The RS Q8 will be joined in LA by Audi’s latest RS 6 Avant, which is making its debut on US soil along with its five-door coupe sibling, the RS 7. Powered by the same V8 as the RS Q8, the RS 6 can get from 0-62 mph in just 3.6 seconds. Having never been offered in the US before, it’ll be interesting to see if Audi’s muscular estate is as well-received here as it has been with European buyers.

Porsche 911 Manual

The debut of an old-fashioned manual transmission in a car that’s already been for sale for almost a year would not be normally deemed newsworthy. But when the car in question is a Porsche 911, things are a little different. To a non-car person the surprise would grow further upon learning that by gaining a manual, the latest 992-generation 911 becomes slower rather than faster; for that, thank the fact that Porsche’s dual-clutch automatics now change gear so quickly it’s simply not possible to match them when you throw human limbs into the equation. As a guide, Porsche is quoting a 0-60 time of around 4.0 seconds for the 992 Carrera S manual versus 3.3 for the PDK automatic.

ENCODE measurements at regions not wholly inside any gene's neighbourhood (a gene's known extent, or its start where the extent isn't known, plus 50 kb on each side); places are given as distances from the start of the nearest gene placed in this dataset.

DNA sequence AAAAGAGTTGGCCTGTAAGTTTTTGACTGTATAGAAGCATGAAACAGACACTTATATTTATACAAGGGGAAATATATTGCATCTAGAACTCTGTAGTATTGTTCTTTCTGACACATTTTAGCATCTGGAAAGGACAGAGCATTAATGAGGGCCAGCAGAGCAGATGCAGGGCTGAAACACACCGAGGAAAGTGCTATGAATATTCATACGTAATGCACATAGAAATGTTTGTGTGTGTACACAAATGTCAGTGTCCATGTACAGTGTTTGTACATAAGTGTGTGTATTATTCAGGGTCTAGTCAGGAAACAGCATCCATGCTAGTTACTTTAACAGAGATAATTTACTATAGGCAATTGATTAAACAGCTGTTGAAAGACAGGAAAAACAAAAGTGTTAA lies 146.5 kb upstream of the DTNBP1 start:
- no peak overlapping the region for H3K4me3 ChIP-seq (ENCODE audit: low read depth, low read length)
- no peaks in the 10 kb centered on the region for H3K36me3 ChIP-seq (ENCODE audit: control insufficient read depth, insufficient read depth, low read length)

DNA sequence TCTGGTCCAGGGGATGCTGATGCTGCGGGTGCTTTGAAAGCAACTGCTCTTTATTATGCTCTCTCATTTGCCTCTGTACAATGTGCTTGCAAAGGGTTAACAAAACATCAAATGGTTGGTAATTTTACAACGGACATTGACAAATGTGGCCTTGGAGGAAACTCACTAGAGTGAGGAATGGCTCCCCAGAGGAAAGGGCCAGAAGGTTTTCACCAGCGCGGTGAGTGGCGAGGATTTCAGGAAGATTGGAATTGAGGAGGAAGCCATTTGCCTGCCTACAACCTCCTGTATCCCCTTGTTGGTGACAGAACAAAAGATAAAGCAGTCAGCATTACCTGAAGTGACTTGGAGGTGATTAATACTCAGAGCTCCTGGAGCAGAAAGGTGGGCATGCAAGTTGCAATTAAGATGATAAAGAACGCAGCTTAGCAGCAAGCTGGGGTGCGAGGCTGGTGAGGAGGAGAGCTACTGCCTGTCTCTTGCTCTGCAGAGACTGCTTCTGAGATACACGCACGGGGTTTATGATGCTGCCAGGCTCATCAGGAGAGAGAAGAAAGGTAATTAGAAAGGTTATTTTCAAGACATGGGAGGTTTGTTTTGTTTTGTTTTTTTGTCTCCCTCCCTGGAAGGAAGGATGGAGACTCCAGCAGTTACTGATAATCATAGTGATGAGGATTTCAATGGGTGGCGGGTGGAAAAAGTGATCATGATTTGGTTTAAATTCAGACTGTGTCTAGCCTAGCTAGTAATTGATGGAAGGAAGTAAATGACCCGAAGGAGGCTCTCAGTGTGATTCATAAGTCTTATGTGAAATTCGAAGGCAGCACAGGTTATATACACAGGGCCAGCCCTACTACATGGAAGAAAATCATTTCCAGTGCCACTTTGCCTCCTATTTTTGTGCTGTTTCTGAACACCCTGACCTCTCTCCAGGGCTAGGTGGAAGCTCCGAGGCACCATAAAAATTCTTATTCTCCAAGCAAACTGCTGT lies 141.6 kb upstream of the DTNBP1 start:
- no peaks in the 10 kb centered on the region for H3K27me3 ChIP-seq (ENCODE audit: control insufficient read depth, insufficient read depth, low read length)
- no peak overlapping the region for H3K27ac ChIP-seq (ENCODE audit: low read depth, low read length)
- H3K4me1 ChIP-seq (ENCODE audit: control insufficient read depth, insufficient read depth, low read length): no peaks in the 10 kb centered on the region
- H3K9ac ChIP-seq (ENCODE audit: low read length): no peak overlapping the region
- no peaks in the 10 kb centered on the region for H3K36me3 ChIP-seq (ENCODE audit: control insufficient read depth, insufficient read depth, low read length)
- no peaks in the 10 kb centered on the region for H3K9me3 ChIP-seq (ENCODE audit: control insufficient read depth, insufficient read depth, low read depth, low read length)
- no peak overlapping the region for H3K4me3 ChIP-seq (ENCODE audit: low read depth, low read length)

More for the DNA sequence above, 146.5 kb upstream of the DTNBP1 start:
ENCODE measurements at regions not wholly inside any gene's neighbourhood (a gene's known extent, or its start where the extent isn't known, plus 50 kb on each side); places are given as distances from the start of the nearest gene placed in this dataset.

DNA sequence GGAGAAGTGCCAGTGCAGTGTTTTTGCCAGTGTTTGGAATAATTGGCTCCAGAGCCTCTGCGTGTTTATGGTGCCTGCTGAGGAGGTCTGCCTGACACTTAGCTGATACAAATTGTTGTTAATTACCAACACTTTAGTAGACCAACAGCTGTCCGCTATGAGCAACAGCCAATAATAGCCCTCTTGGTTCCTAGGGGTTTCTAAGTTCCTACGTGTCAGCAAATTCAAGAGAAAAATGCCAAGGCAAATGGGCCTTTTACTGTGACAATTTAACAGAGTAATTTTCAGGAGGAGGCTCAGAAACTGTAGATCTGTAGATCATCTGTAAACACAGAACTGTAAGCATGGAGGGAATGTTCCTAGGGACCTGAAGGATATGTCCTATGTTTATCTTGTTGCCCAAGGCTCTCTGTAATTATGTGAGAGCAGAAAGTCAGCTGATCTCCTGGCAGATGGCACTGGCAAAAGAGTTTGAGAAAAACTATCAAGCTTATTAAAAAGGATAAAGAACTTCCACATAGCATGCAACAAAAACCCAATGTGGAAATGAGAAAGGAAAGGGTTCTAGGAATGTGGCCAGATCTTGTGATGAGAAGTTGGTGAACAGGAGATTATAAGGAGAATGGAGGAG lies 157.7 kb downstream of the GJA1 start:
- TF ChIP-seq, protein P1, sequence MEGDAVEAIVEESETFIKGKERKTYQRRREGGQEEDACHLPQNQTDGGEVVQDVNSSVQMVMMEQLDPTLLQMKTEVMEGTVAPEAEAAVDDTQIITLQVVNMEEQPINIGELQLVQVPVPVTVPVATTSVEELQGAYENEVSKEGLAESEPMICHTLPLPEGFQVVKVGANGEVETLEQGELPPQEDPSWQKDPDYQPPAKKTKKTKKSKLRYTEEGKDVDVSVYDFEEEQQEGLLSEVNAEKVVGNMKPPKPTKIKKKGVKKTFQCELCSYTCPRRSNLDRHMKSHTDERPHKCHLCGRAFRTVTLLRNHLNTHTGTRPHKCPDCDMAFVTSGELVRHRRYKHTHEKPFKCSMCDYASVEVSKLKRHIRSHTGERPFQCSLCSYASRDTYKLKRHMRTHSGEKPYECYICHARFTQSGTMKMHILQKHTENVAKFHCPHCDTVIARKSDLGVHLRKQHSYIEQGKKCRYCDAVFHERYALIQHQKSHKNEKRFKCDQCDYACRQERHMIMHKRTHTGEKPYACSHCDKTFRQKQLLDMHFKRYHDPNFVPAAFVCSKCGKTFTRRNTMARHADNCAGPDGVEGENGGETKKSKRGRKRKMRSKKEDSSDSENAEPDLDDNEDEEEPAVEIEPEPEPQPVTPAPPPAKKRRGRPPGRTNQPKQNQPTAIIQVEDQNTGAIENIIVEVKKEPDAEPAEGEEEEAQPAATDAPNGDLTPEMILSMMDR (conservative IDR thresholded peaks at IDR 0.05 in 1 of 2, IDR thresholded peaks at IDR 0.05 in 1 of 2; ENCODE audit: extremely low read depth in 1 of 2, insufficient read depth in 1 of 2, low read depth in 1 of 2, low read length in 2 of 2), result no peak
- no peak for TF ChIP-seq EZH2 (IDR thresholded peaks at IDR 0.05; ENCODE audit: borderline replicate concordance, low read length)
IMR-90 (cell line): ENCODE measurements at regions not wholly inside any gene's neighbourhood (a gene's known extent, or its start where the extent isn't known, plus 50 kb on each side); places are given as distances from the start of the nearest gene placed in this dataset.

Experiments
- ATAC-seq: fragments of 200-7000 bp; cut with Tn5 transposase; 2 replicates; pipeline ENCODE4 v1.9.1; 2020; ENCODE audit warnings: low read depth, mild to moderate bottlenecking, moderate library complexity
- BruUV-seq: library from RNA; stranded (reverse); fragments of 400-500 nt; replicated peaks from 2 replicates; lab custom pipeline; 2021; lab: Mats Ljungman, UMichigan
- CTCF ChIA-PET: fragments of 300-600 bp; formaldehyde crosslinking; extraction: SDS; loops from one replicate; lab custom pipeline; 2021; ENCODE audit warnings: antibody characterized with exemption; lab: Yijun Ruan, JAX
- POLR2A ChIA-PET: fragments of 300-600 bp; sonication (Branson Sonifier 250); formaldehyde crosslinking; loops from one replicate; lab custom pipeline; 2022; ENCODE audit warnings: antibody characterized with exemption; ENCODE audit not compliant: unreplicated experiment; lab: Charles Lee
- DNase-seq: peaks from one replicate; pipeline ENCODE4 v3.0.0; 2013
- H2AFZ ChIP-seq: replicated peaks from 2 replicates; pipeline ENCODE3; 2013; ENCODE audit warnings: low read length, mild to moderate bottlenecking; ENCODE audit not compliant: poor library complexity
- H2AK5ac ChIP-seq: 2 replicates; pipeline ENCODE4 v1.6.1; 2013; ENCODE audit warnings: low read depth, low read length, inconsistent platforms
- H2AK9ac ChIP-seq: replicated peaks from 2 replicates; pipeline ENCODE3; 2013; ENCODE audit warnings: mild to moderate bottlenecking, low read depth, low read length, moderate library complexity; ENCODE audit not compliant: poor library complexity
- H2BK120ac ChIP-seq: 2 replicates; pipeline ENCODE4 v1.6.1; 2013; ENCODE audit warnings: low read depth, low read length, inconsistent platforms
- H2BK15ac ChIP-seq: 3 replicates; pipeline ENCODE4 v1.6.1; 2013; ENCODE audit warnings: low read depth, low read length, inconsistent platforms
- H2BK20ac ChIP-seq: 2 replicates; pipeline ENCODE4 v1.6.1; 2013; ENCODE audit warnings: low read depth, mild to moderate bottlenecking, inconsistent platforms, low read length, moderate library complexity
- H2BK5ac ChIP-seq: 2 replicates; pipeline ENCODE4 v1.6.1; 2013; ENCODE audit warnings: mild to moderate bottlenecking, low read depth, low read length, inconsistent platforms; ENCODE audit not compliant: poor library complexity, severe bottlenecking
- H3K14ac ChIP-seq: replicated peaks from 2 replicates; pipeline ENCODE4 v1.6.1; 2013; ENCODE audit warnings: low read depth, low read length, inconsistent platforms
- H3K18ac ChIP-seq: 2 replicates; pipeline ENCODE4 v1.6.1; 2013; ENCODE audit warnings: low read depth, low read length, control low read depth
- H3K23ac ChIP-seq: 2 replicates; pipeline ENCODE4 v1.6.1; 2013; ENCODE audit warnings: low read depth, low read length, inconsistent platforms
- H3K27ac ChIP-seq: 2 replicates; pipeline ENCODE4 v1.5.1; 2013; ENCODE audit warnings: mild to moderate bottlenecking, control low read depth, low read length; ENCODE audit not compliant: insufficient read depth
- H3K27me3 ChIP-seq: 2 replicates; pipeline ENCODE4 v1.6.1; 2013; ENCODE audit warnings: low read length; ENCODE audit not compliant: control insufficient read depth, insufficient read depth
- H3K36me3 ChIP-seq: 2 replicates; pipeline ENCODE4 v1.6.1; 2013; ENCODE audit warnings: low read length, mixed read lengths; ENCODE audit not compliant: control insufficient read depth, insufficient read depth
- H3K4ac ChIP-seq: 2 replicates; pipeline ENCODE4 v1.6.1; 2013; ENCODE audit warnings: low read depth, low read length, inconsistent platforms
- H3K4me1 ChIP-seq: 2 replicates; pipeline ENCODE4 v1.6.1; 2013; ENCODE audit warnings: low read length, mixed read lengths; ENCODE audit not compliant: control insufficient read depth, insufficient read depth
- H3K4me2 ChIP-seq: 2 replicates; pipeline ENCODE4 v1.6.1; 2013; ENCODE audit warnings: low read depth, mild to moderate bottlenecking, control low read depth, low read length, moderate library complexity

However, speed is not everything in a performance car. What some buyers also crave is the tactile interaction that a manual offers, whether it’s the weighty feel of the clutch pedal, the precise throw of the shifter, or the joy of a perfectly executed heel-toe downshift. And these are precisely the people Porsche is targeting with the installation of its 7-speed manual in the Carrera S and Carrera 4S versions of the 992. Rumour is these cars—and that gearbox—will be on the stand in LA. Watch this space.

Bollinger B1 and B2

Slab-sided and right-angle rich, Bollinger’s built-in-Detroit, all-electric, all-aluminum, all-black LA Auto Show debuts look less sleek than any other vehicles expected to hit the show floor. The B1 “sport utility truck” promises all-wheel drive, 10 inches of wheel travel, 15 inches of ground clearance, and a 200-mile range despite its 5,000-pound curb weight. With 614 horsepower, 668 pound-feet of torque, and a list of removable parts and off-roading angles reminiscent of the Jeep Wrangler’s, we can’t help but be intrigued.

The longer B2 electric pickup truck shares the B1’s powertrain, weight, range, and most of its removable parts, not to mention its full-length central pass-through, which in the B2’s case will accommodate cargo up to 16 feet long. Each of these trucks features air conditioning and 10 110-volt outlets (we can’t help but wonder how those will impact range). At $125,000 each, these vehicles aren’t intended for the masses, which is probably fine for now, as Bollinger hasn’t found a production partner yet.